gOD-Talk: Reimaging Faith in the 21st Century Tour

Join Pittsburgh Theological Seminary April 17-18, 2024, for two events surrounding the international screening tour of gOD-Talk:Reimaging Faith in the 21st Century, which explores religion and spirituality in young African Americans.

April 17 Film Screening and Panel Discussion

You’re invited to the Senator John Heinz History Center April 17 at 5:30 p.m. for the film screening and panel discussion to follow.

Explore how and why African American millennials are creating new ways to engage with religion and spirituality during this free film screening. Led by the National Museum of African American History and Culture's Center for the Study of African American Religious Life in association with the Pew Research Center, the documentary is the culmination of a five-year study exploring the lives of seven Black millennials who identify as atheist, Buddhist, Christian, Muslim, Ifá, and spiritualist and how they have reimagined faith in the 21st century.

The rise of the “spiritual but not religious” designation has led to a decline of millennial participation in mainline religious traditions with many questioning the relevance, mission, and overall purpose of organized religion in the 21st century. From issues pertaining to gender and sexuality, abuse and trauma, hip-hop culture and music, gentrification, race and racism, patriarchy, and more, the film explores a rising phenomenon of religious and spiritual shifts among the largest generation and one of the most influential demographics in the U.S., Black millennials.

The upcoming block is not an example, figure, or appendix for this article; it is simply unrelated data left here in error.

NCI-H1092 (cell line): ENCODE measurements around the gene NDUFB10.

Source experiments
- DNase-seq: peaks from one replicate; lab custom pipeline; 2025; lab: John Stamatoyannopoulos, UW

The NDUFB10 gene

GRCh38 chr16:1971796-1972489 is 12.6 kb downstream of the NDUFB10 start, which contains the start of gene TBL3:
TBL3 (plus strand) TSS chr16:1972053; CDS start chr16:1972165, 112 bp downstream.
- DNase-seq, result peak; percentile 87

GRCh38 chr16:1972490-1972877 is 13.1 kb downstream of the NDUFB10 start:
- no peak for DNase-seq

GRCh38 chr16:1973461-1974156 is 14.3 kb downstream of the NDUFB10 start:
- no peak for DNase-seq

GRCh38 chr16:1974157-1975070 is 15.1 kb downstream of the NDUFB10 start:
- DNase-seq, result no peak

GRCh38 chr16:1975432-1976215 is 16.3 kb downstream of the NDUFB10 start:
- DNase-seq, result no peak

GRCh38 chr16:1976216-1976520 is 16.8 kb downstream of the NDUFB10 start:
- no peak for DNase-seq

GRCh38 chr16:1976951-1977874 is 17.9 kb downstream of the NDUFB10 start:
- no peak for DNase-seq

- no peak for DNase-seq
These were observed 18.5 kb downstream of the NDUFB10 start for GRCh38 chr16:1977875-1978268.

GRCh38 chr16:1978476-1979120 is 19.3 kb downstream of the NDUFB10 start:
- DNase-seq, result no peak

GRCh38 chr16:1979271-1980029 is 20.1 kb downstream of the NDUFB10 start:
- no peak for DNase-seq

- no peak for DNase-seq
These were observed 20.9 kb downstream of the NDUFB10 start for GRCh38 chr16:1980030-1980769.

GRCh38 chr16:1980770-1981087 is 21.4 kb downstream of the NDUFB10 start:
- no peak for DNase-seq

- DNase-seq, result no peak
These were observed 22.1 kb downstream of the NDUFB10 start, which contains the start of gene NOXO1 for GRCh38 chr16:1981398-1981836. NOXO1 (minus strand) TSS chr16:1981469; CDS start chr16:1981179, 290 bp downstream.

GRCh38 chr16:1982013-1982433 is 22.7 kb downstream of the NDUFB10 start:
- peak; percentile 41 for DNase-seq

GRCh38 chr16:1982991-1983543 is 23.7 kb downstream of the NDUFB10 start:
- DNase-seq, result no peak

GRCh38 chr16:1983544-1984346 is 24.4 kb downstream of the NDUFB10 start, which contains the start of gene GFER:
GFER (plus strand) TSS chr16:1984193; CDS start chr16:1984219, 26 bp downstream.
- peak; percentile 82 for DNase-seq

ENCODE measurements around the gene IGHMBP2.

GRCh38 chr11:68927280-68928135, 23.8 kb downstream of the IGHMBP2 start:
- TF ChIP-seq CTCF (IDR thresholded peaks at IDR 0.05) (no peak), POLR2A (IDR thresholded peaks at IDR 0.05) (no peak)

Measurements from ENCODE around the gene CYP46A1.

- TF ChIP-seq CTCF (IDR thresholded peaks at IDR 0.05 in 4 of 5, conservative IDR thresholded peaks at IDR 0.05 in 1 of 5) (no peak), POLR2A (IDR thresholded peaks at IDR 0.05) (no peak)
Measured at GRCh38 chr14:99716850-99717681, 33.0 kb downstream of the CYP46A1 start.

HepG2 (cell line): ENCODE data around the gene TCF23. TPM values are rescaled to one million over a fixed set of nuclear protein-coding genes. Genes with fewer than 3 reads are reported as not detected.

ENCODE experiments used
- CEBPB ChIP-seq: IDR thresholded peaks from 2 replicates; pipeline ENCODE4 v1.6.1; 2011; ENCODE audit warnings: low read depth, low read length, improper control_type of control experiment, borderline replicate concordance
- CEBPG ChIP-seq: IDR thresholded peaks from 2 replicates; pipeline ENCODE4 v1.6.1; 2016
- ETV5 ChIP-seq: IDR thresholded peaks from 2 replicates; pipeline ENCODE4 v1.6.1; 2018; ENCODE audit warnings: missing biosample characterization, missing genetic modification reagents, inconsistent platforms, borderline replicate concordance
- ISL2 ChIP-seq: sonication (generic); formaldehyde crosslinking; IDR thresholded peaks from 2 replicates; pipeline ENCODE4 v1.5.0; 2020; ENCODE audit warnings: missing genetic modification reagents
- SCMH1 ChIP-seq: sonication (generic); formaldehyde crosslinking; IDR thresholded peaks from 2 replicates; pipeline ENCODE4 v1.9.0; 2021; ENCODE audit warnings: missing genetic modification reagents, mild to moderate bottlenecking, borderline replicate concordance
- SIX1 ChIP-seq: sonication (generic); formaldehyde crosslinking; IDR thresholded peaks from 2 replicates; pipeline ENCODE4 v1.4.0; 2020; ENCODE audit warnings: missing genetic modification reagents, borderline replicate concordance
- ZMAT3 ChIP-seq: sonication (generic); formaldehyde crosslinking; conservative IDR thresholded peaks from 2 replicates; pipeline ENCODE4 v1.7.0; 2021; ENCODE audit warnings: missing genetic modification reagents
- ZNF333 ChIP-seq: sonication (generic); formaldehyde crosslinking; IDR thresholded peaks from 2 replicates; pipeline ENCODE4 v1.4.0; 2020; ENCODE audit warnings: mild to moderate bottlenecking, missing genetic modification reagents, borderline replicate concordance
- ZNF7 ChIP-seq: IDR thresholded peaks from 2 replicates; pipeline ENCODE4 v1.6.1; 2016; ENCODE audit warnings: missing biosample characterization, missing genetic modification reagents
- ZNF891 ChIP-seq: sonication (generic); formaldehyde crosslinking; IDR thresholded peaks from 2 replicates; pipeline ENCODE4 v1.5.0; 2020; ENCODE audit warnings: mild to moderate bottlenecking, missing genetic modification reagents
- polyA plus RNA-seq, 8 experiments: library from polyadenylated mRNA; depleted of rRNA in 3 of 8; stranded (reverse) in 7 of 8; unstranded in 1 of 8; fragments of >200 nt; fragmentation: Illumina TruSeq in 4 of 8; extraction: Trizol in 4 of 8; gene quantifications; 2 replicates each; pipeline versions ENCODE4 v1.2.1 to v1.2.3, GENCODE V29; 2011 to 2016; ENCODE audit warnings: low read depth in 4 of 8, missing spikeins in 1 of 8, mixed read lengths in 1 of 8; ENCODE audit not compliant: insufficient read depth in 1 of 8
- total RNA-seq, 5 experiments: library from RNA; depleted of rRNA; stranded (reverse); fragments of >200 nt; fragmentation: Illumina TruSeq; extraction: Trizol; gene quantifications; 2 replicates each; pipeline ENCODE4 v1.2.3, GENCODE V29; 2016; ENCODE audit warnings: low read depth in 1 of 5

Following the screening, a panel discussion featuring principals from the film and leading millennial voices will take place. This screening is presented in partnership with the National Museum of African American History and Culture and the Senator John Heinz History Center.

April 18 Book Discussions

Then on April 18 at 5:00 p.m., join us on campus for a book discussion addressing Movement, Motions, and Moments: Photographs of Religion and Spirituality from the National Museum of African American History and Culture, which shows how African Americans have negotiated their participation and engagement in religious spaces.

The eighth volume in the Double Exposure series, Movements, Motions, and Moments draws upon the visual images in NMAAHC’s collection to explore the dynamic ways religion is engaged and practiced by African Americans. The book is divided into three sections—Movements, Motions, and Moments. Images of figures including the Rev. Henry Highland Garnett, Noble Drew Ali, Father Divine, Prophet Elijah Muhammad, the Rev. Dr. Martin Luther King Jr., the Rev. Pauli Murray, Bishop Myokei Cain-Barrett, and others are depicted next to photographs of religious celebrations, ritual practices, and individual moments of faith and spirituality. Photographers include Lola Flash, Chester Higgins, Jason Miccolo Johnson, Jeanne Moutoussamy-Ashe, Kenneth Royster, James Van Der Zee, Milton Williams, Lloyd W. Yearwood, and others.

Photographs in this volume range from the 19th to 21st centuries and include religious traditions such as Christianity, Islam, Judaism, African indigenous, non-secular, and other religious traditions (Humanism, Atheism, Spiritualism, and others). It also includes photography capturing contemporary events and movements including Black Lives Matter and the pandemic.


These event are free and open to the public.

April 17 Film Screening Registration Note, you'll register on the Heinz History Center website. 

April 18 Book Discussion Registration